Circular 230 also imposes significant requirements on tax practitioners when they provide “written advice” (including by electronic means) concerning federal tax matters. (Notably, written advice does not include government submissions on matters of general policy or continuing education presentations provided solely to enhance an audience’s federal tax knowledge.) For any tax practitioner providing written advice, section 10.37 requires that they (i) base the written advice on reasonable, factual, and legal assumptions (including as to future events); (ii) reasonably consider all relevant facts and circumstances that the practitioner knows or should know; (iii) use reasonable efforts to identify and ascertain the facts relevant to written advice on the subject matter of the advice; and (iv) not rely upon representations, statements, findings, or agreements (including projections, financial forecasts, or appraisals) of the taxpayer or any other person if reliance on them would be unreasonable [Circular 230, section 10.37(a)(2)].

Given these requirements, it seems practically impossible for a tax practitioner to rely on ChatGPT to form the basis of written advice in compliance with Circular 230. With ChatGPT’s known tendency to hallucinate and generate inaccurate responses with confidence, any written advice provided partly using ChatGPT would presumably be based on unreasonable factual or legal assumptions—OpenAI itself acknowledges that ChatGPT is “not fully reliable” (GPT-4 Technical Report, OpenAI, p. 10, Mar. 27, 2023, https://arxiv.org/pdf/2303.08774.pdf). Written advice generated using ChatGPT would also fail to consider “all relevant facts and circumstances known to the practitioner,” because ChatGPT does not consider taxpayer-specific circumstances or events post-September 2021 (presumably including routine, daily IRS guidance). ChatGPT has also been known to respond differently to identical prompts, raising additional concerns about accuracy and reliability (“Four Tax Questions for ChatGPT and Other Language Models,” Tax Notes Federal, May 8, 2023, https://bit.ly/3rQK7Td). For these reasons, providing written advice based even partly on representations, statements, or findings of ChatGPT would violate the requirements of Circular 230.

Any tax practitioner considering using technology like ChatGPT in their practice should consider Circular 230’s significant and largely prohibitive requirements. Until OpenAI has demonstrated improvements in reliability and accuracy, tax practitioners would do well to avoid relying on ChatGPT for written advice or other high-stakes matters, and instead consider using the technology for other purposes, such as analyzing large data sets or conducting background research using open-ended inquiries with no clear correct or incorrect answer.

Additional Considerations

Beyond the immediate obstacles caused by the interaction of AI and current professional ethical standards, attorneys and tax professionals should also pay careful attention to ongoing investigations and lawsuits concerning the development and use of AI. The Federal Trade Commission (FTC) recently opened an investigation to determine whether OpenAI violated consumer protection laws while developing its AI models (including ChatGPT) by engaging in “unfair or deceptive privacy or data security practices” or engaging in “unfair or deceptive practices relating to risks of harm to consumers, including reputational harm” (FTC Civil Investigative Demand Schedule, FTC File No. 232-3044, https://wapo.st/3OwQ40y). Several AI companies have also been the subject of recent class action lawsuits alleging the use of proprietary material in the training and development of AI models. For example, Microsoft, OpenAI, and GitHub are currently facing a class action lawsuit claiming that an AI-powered coding tool named “Copilot” committed “software piracy” because it is trained on existing programming code gathered from public websites. These actions could impair the development and proliferation of AI in its early stages, but they may also compel improvements that make the technology a viable practical tool for attorneys and tax professionals.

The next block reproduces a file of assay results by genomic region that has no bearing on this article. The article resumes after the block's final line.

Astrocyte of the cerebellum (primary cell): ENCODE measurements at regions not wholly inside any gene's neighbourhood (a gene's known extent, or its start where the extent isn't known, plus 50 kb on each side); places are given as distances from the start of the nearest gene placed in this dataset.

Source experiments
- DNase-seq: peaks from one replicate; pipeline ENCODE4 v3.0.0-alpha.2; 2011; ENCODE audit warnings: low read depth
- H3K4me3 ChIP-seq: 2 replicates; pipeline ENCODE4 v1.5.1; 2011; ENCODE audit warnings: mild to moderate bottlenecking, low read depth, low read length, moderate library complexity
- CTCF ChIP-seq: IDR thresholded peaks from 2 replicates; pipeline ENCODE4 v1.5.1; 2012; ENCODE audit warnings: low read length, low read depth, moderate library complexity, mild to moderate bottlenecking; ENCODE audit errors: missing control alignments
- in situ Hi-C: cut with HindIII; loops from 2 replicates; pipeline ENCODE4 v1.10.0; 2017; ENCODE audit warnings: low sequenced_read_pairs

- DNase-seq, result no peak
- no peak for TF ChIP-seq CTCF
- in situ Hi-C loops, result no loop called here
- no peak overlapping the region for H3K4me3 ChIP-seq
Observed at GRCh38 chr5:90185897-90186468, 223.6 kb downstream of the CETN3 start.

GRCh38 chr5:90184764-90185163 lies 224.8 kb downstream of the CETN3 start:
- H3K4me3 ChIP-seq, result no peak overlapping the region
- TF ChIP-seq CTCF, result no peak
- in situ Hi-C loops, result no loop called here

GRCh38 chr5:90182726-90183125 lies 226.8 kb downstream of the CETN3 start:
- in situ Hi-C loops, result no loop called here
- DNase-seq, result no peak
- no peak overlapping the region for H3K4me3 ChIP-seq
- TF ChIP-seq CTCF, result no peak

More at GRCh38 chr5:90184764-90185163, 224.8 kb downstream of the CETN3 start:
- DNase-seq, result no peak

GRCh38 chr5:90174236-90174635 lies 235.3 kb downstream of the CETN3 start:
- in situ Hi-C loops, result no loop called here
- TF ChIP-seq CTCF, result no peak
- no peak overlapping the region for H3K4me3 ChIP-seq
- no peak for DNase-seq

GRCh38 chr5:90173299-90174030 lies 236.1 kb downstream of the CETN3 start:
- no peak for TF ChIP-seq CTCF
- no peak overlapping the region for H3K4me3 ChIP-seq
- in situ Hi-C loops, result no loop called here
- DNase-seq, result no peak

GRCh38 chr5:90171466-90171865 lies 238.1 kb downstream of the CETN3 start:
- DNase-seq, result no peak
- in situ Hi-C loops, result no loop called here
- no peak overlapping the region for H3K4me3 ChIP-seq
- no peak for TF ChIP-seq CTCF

In addition to the aforementioned investigative and legal actions, the ABA issued Resolution 604 earlier this year to urge developers and users of AI to adhere to three general principles: 1) developers ofAll Users AI (e.g., integrators, suppliers, operators) should ensure that their products and services are subject to human authority, oversight, and control; 2) responsible individuals and organizations should be accountable for the consequences caused by their use of AI, unless they have taken reasonable measures to mitigate against harm or injury; and 3) developers should ensure the transparency and traceability of their AI products and services, while protecting associated intellectual property, by documenting key decisions made with regard to the design and risk of the data sets, procedures, and outcomes underlying their AI products and services [ABA, “Resolution 604” (Feb. 6, 2023)].

As noted above, the MRPC requires attorneys to “maintain competence” by staying informed of changes in the law and its practice, “including the benefits and risks associated with relevant technology” (MRPC, r. 1.1 cmt. 8). Tracking investigations and legal proceedings involving AI to determine whether the technology can become feasible for professional use would align with the spirit of this requirement.

As a final point, any attorney or tax professional who desires to use ChatGPT should be mindful of how one accesses the technology. Like other popular websites, numerous imitations have emerged that replicate ChatGPT’s user interface and use spoofed URLs to trick users into providing private information or downloading malware. To access OpenAI’s ChatGPT (within ethical boundaries), use the following link: https://openai.com/blog/chatgpt.

Any tax practitioner considering using technology like ChatGPT in their practice should consider Circular 230’s significant and largely prohibitive requirements.

ChatGPT is a Piece of the Puzzle, Not a Cure-All

ChatGPT (like all generative AI) is a powerful tool with the potential to streamline the work of attorneys and CPAs, but the technology must be reconciled with existing ethical frameworks. The numerous ethical and accuracy related issues raised by using ChatGPT strongly suggest that, at least for now, professionals should treat ChatGPT as a small piece of the puzzle, not a cure-all.

Garrett L. Brodeur, JD, LLM, is an associate at Kostelanetz LLP, New York, N.Y.
Grace Hall is a summer associate, at Kostelanetz LLP, New York, N.Y.
Ella Tynch is a pre-law paralegal, at Kostelanetz LLP, New York, N.Y.